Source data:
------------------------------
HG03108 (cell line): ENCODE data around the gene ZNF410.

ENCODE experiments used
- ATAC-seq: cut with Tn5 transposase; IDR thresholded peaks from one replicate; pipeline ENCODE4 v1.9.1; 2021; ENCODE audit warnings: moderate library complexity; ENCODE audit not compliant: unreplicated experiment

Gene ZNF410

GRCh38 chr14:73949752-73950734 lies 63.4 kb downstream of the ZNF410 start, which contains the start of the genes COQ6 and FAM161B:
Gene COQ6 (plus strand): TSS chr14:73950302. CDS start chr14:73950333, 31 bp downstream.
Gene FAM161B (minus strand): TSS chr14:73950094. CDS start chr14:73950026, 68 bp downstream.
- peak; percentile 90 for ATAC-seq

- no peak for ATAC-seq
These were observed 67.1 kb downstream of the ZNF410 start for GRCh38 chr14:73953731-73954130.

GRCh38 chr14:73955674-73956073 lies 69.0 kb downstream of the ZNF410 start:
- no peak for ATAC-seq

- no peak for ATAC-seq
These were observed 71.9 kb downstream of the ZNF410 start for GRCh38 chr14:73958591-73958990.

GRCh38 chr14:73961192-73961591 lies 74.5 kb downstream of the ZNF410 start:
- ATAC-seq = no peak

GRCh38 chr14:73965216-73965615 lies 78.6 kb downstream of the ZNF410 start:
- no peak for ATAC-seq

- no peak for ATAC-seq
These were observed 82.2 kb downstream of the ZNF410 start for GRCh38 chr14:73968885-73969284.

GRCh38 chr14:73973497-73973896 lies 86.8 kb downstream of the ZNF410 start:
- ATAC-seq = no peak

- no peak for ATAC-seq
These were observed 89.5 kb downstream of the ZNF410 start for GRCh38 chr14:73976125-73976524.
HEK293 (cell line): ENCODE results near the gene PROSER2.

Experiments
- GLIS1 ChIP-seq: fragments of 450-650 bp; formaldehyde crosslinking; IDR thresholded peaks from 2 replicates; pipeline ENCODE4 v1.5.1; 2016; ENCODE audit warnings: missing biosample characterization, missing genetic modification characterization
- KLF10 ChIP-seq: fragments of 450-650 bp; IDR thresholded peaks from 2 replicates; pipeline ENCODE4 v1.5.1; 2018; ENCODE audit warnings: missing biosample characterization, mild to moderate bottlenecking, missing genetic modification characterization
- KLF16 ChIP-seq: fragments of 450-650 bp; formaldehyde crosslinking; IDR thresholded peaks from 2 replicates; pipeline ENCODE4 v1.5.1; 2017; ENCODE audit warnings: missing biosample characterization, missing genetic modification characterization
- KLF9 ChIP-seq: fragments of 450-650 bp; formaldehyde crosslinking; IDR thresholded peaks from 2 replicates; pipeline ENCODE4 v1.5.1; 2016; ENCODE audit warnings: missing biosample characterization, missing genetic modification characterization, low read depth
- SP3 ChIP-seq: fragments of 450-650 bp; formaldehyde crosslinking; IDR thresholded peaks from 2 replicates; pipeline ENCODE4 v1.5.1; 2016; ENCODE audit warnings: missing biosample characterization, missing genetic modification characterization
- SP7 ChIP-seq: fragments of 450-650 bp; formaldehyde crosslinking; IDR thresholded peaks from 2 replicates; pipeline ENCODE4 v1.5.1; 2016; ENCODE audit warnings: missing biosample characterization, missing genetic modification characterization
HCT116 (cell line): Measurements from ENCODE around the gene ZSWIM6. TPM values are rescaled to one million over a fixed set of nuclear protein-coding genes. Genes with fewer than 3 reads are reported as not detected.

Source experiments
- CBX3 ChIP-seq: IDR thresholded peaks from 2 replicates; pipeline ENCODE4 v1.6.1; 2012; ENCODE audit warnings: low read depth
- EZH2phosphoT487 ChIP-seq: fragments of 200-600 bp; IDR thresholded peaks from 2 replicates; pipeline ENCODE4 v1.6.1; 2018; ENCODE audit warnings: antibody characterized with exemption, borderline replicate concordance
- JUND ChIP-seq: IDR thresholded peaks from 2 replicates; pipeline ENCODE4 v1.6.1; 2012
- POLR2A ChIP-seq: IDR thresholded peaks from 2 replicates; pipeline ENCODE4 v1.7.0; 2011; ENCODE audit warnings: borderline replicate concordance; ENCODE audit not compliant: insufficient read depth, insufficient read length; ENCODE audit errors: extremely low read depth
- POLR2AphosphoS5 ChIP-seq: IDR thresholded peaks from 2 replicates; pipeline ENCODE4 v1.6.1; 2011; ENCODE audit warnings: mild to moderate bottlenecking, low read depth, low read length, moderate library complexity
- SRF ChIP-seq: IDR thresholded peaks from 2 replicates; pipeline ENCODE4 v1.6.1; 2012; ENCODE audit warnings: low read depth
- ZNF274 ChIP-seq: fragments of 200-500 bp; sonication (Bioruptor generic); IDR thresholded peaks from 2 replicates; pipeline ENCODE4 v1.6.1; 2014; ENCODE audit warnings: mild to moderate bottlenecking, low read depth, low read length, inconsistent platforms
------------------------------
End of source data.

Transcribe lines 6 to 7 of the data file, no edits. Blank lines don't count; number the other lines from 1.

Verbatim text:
Gene COQ6 (plus strand): TSS chr14:73950302. CDS start chr14:73950333, 31 bp downstream.
Gene FAM161B (minus strand): TSS chr14:73950094. CDS start chr14:73950026, 68 bp downstream.